Reddit Caught Alton Brown Throwing Shade At Food Competition Shows

Ever since fans expressed concern about Alton Brown's Twitter behavior in 2020, the celebrity chef seems to have taken more care with what he says on social media. He also seems to have learned what kinds of comments might get him backlash from followers — so much so that he recently deleted a tweet that u/rbbass shared on a Food Network-related Reddit thread. In response to a Food Network U.K. tweet promoting the upcoming "Buddy vs. Christmas" competition baking show, Brown apparently tweeted, "Someone please explain to me why food has to fight everyone?" Presumably, he was questioning why today's food television often centers around contests rather than education.

Redditors were divided in their opinions about Brown's musing. "I disagree with Alton on a few things but it is a good take," one response reads. "I miss a simpler time when a show could be like... 'watch this guy teach 6 people how to make a cool cake and then appreciate their attempts.' ... You can still have all the beats of a modern food show without everything being some serious competition." Others questioned why Brown decided to delete the tweet. A common theory is that Brown may have realized that he himself has hosted cooking competition shows, such as "Cutthroat Kitchen" and "Iron Chef America," so he may not be in the position to judge. As one user put it, "C'mon Alton, LMAO."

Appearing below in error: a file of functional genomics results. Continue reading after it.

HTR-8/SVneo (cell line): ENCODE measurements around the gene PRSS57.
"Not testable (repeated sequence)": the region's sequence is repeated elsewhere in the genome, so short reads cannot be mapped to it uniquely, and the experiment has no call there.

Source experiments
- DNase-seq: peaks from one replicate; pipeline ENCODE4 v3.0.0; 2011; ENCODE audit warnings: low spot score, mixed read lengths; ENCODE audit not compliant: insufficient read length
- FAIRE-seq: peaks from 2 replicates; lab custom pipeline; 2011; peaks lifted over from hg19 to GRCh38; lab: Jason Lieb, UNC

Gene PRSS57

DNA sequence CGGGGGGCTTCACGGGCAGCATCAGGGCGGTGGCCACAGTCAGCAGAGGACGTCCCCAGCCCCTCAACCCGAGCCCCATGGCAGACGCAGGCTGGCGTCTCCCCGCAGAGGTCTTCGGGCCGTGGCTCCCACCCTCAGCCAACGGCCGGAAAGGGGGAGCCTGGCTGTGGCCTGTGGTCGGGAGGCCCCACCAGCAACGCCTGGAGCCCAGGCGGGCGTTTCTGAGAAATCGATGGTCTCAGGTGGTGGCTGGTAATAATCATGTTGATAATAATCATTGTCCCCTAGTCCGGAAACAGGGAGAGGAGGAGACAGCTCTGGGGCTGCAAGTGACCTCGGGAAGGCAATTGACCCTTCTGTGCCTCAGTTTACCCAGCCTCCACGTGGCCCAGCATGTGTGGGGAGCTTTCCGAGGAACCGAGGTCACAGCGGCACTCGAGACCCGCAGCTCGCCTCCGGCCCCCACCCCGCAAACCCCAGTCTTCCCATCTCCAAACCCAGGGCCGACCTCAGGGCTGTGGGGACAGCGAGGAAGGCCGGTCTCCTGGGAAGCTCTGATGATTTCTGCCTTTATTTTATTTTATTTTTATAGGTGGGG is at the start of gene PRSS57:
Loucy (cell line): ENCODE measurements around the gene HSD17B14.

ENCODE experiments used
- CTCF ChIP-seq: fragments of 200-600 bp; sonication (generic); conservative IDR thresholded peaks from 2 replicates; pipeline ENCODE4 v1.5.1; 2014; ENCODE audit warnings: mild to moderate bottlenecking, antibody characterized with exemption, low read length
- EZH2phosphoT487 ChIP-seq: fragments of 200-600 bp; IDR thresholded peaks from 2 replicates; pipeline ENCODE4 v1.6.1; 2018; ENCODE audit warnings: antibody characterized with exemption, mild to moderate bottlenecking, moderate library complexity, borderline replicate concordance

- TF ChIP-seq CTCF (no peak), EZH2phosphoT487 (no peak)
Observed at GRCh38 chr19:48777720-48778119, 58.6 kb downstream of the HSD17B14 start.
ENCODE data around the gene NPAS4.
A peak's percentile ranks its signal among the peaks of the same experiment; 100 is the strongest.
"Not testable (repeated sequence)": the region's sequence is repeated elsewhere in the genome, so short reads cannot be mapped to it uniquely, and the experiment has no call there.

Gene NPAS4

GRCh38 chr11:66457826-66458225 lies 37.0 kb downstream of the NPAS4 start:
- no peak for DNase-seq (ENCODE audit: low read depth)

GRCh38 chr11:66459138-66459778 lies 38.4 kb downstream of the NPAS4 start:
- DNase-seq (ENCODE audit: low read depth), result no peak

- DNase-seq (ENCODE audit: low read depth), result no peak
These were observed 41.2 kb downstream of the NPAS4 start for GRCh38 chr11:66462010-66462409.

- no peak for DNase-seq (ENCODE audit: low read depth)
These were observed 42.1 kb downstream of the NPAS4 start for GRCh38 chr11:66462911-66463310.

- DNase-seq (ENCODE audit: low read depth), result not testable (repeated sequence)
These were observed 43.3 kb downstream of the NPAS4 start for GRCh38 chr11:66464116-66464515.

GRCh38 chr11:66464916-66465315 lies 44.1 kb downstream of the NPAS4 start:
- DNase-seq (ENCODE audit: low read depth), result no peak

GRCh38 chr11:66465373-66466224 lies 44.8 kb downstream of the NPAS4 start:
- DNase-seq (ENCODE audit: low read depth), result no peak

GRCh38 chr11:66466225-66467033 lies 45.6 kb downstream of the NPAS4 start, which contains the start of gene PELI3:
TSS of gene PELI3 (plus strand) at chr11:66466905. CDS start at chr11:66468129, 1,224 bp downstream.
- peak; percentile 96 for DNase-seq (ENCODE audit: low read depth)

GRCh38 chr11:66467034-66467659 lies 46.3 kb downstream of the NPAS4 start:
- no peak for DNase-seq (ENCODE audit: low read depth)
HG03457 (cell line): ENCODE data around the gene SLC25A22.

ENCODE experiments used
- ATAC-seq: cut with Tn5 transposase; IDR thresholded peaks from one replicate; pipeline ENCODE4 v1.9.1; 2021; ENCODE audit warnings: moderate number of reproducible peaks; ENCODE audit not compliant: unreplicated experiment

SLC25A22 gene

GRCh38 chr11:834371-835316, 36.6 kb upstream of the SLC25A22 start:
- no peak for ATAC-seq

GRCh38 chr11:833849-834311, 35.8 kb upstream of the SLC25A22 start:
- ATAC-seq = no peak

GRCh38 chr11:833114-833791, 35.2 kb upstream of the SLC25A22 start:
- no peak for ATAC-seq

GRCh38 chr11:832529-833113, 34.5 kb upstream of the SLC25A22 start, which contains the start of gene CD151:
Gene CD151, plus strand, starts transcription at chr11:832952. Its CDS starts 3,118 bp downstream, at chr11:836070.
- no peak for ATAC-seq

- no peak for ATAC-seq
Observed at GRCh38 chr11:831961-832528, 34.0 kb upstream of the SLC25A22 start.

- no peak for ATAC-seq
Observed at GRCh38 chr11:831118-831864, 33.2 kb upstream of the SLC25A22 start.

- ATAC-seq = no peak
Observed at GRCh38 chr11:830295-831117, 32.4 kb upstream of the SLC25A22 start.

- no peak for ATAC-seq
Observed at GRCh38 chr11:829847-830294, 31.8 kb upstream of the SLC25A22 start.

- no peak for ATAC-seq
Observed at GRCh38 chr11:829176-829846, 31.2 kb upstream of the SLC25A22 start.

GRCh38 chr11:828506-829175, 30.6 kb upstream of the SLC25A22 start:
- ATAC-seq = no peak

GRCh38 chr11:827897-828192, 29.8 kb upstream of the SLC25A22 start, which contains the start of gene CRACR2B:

Brown has plenty of experience with food competition shows

While some people on Reddit agree with Brown's critique of the pervasiveness of cooking competition shows, others may note that the topic is old news. In 2014, Quartz reported that since 2005, the number of competition shows on the Food Network had octupled from two to 16. The first of these shows was "Iron Chef," which aired in 1999. The explosion was fueled, of course, by the fact that the most-watched shows on the network were competitions. "Every element is designed to heighten the stress and lead to more exciting and suspenseful viewing," the article explains about the popularity of the television style.

What's more, shows like "Cutthroat Kitchen" and "Iron Chef" may have been more financially lucrative than Brown's non-competitive show, "Good Eats." Allen Salkin, author of "From Scratch: Inside the Food Network," told Mediaite, "Alton's show, Good Eats, was not a cheap show. They spent almost the entire budget that the Food Network gave them on producing that show. Alton makes far more money as a host of Iron Chef America than he ever did from Good Eats." So, why does food have "to fight everyone?" Perhaps pitting contestants against one another is more of a cash cow than other types of programming — but Brown probably knew that, hence his retraction.